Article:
The clock strikes midnight as Falstaff shows up at the park dressed as "Herne the hunter" and wearing a huge set of horns on his head. (Psst. Check out this snapshot of Falstaff from a Globe Theater production.)
Falstaff compares himself to Jupiter, the god who turned himself into a swan and raped Europa. Gross.
Then he declares that he's a "stag" (male deer) in the middle of "rut-time" (mating season). (Translation: Falstaff really likes his kinky disguise and can't wait to have sex with Mistress Ford. Probably in disguise.)
Go ahead and cover your eyes now if you're creeped out by all this because it only gets worse.
Falstaff tells us he's so excited that he just might "piss [his] tallow," pee his pants or sweat away all his fat, which is what stags were thought to do during mating season).
Mistress Ford show up and Falstaff says "Who comes here? My doe! [...] My doe with the black scut!" ("Scut" meaning "tail" or "pubic hair.")
Falstaff gets really worked up at this point and yells out "Let the sky rain potatoes." Then he grabs Mistress Ford and feels her up. (For some reason, being sexually aroused makes Falstaff think of food. We talk about this in "Symbols.")
When Mistress Page announces that her BFF wants to join in on the fun, Falstaff says he's totally down for a threesome—the women can divide his body in half and each have a "haunch." (Yep. Another creepy deer pun.)
Some loud noises come from the bushes and Mistresses Page and Ford run away in pretend-fear.
Mistress Quickly, Anne Page, Evans, and the little kids jump out of the bushes in their creepy little fairy costumes and start chanting and dancing.
Brain Snack: You're probably thinking this sounds like that little Halloween pageant you were in back in the 4th grade. (We saw the pictures.) That's because the whole episode in the woods is designed to look like a masque. Basically, a masque is a form of entertainment involving fancy costumes, elaborate sets, music, singing, dancing, and acting. Masques were mostly performed at court or at some rich nobleman's house. Shakespeare's monarch, Queen Elizabeth I, was crazy about them.
Falstaff is terrified. (Obviously, these kids aren't dressed like Tinker Bell or the Tooth Fairy.) He thinks he'll die if he speaks to the fairies, so he throws himself on the ground and covers his face. Which actually seems like a good move.
Mistress Quickly (disguised as the "Fairy Queen") starts in on a crazy, rhyming song.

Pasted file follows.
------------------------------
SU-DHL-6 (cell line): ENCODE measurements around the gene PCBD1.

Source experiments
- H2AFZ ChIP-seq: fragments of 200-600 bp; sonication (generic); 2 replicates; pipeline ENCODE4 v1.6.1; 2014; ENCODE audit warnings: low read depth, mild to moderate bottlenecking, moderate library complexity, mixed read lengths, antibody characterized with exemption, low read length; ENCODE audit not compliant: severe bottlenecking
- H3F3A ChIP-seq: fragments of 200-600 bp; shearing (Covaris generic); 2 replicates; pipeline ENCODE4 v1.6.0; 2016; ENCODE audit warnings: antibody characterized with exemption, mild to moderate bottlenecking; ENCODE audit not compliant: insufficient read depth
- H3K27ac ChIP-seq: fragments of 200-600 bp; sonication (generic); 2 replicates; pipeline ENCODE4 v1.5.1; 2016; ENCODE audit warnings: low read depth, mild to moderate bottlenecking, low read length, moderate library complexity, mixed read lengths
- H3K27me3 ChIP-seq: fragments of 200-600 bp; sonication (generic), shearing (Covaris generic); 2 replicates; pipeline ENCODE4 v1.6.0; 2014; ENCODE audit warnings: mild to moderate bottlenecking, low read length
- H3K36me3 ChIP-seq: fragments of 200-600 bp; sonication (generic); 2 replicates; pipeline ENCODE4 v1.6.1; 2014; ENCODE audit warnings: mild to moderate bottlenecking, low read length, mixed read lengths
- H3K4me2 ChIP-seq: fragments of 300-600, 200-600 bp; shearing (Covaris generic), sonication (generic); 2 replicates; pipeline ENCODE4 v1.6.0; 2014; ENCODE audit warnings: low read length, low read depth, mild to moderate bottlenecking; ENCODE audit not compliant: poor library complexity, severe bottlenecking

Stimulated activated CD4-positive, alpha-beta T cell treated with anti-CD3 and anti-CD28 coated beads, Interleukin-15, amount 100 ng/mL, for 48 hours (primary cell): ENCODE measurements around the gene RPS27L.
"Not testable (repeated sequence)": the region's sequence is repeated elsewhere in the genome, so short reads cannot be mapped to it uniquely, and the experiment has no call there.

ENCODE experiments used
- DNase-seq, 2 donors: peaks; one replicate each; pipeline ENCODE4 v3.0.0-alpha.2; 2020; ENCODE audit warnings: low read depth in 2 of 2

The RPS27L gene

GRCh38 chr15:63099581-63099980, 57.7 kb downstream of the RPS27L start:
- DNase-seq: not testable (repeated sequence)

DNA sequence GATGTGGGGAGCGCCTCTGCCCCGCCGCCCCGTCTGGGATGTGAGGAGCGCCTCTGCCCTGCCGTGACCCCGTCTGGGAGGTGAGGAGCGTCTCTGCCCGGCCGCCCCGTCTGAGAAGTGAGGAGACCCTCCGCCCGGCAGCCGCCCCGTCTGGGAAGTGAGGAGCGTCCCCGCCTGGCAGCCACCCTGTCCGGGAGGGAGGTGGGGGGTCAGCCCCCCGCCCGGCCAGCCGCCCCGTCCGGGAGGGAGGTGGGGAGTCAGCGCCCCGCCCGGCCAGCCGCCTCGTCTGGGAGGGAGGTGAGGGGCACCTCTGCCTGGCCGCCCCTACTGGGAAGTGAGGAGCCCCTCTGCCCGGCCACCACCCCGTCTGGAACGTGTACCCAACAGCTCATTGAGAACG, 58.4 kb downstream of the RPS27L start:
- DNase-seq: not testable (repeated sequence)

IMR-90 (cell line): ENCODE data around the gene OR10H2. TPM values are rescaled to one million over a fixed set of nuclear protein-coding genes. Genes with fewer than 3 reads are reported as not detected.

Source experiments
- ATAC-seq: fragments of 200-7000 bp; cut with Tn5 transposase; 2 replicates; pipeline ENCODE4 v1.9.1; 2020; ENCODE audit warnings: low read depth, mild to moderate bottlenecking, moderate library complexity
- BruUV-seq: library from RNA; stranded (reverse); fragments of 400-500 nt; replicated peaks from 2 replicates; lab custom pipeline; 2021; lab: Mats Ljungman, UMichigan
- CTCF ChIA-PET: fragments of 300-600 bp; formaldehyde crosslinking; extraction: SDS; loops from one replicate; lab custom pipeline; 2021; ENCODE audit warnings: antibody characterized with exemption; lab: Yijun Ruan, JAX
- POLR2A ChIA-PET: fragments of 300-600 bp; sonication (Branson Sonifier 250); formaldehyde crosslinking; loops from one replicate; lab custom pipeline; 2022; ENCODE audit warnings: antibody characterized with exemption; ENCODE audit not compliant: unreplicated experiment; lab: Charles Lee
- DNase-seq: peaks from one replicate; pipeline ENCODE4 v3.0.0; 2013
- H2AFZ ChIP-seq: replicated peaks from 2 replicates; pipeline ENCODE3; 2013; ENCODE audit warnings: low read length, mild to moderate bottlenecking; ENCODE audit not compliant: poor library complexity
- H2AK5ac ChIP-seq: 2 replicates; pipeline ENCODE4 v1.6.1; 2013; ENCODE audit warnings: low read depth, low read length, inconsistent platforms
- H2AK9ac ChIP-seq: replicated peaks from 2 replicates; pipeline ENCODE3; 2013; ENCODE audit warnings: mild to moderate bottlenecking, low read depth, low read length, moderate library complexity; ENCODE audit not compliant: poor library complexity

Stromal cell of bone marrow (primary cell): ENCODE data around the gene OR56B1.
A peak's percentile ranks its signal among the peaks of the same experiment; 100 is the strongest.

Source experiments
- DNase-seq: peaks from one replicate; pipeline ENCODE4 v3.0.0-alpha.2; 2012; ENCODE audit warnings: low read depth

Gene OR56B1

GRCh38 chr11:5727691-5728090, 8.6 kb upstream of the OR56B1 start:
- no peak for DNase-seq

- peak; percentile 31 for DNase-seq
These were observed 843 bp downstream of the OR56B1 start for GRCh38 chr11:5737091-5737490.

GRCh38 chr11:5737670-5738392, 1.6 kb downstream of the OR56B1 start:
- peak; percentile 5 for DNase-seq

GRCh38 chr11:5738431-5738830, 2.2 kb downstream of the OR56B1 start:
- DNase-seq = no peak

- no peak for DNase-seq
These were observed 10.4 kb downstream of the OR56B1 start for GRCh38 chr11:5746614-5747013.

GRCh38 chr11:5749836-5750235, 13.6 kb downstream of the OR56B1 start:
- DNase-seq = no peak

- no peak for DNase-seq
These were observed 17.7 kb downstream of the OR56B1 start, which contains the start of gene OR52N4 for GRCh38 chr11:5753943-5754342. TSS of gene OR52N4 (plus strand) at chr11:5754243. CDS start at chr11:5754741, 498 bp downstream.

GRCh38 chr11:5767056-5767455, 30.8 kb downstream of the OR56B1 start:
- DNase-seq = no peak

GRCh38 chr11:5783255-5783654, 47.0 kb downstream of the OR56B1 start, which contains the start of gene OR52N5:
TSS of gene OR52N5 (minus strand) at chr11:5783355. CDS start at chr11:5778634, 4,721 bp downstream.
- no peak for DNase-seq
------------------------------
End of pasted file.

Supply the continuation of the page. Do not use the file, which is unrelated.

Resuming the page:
She orders her "elfs" and "oafs" to flit over to Windsor Castle and sprinkle it with "good luck." While they're at it, she wants them to deck it out with flower petals and clean it with flower juice to get it ready for the Order of the Garter. Go to "Symbols" and we'll tell you more about this.
Evans (disguised as a fairy) says he "smells" a mortal man. Uh, oh. Look out Falstaff!
Mistress Quickly tells the kids to burn him with their candles to test whether or not he's got a "corrupted heart."
The children/fairies mob up on Falstaff and proceed to burn him with their candles and pinch him with their little fingers.
Ouch. Little kid pinches are the worst.
During the fray, Doctor Caius rushes out and grabs the fairy dressed in green. Then, Slender pops out of the woods and grabs the fairy dressed in white.
After the scary fairy song, Falstaff gets up and tries to make a run for it but the Pages and the Fords jump out and confront him.
Mistress Page does a little taunting, and Master Ford tells Falstaff that "Brooke" isn't a real person—it was Master Ford in disguise.
And by the way, Ford is going to take Falstaff's horses until Falstaff can pay him back the money he took from him.
Falstaff takes off his horns and admits that he's been made into "an ass."
(Does this sound familiar? In A Midsummer Night's Dream, a mischievous wood sprite literally turns a guy's head into that of an ass, making him the butt of the play's biggest joke.)
Everyone (and we do mean everyone) stands around bagging on Falstaff for acting like such a fraidy cat.
Finally, they take pity on him: Master Page invites Falstaff to his house for a wedding feast (remember, Page thinks Anne is off eloping with Slender.)
Mistress Page snickers to the audience because she thinks Anne is off getting hitched to Doctor Caius, not Slender.
Just then, Slender shows up and declares that he thought he ran off with Anne but when he got to the church, he discovered that his bride was a stable boy.
(Yeah. that's creepy alright. Shakespeare's always making jokes about men who like young boys. Go read about the ending of Twelfth Night if you don't believe us. But remember that the women on stage would be been played by boys anyway, so it might be less creepy and more of a wink at the audience.)
Anyway, Slender assures everyone that he didn't have sex with the kid, whew.
Next, Doctor Caius shows up and announces that he has just married "un garcon, a boy, un paysan [peasant]."
Just as everyone is wondering what the heck happened, Fenton strolls in with Anne on his arm. It's obvious these two crazy kids just got hitched.
Anne is pretty quiet. All she has to say is "Pardon, good father. Good my mother, pardon." (Translation: My bad, Mom and Dad. Teehee.)
Fenton does all the talking. He yells at the Pages for trying to make Anne marry someone she didn't love. He says that even though Anne "disobeyed" her parents, they can't put her on restriction or take away her iPhone, because getting married is "holy."
Since this is a comedy, Master and Mistress Page decide there's nothing left to do but welcome their new son-in-law into the family instead of, oh, slaughtering everyone like they might in a tragedy.
Everyone runs off to the Page house to watch the happy couple smash wedding cake in each others' faces.
Ford wants to have the last word so he looks over at Falstaff and says something like "Just so you know, I'm going to go home tonight and have sex with my wife."